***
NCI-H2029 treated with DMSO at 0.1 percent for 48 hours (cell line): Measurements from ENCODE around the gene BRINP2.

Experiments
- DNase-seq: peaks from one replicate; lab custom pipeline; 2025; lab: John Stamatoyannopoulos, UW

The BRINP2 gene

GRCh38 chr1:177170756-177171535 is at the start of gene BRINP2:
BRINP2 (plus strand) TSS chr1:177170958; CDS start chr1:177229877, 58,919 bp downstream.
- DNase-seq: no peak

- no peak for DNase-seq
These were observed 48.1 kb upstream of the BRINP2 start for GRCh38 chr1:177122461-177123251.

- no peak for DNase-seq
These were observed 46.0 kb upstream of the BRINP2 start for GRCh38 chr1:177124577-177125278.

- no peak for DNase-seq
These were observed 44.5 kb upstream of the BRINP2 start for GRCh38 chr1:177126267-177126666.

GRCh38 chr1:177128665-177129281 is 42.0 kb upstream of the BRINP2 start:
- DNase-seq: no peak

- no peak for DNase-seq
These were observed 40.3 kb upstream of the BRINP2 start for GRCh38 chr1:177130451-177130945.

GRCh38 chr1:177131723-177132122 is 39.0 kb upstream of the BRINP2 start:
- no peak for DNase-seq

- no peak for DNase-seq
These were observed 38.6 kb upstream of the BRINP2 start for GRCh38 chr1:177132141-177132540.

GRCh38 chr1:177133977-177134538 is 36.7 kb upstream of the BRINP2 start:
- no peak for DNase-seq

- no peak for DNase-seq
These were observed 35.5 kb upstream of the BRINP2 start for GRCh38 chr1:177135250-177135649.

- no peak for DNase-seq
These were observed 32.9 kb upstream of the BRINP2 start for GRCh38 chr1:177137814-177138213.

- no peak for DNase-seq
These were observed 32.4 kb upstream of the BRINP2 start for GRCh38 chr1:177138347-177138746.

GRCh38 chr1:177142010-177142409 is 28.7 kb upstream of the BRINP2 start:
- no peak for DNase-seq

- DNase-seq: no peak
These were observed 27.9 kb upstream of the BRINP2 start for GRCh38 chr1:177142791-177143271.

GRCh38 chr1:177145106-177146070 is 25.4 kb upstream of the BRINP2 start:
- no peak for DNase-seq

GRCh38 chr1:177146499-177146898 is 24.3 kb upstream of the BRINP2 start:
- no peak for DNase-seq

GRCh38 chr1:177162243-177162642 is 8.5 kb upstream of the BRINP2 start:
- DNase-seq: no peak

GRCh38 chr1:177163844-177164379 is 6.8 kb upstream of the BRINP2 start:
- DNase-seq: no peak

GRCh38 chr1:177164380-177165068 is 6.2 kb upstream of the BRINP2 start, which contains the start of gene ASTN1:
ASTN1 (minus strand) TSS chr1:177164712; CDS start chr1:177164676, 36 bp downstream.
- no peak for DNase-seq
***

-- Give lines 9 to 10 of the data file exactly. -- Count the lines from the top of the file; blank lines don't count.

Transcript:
These were observed 48.1 kb upstream of the BRINP2 start for GRCh38 chr1:177122461-177123251.

- no peak for DNase-seq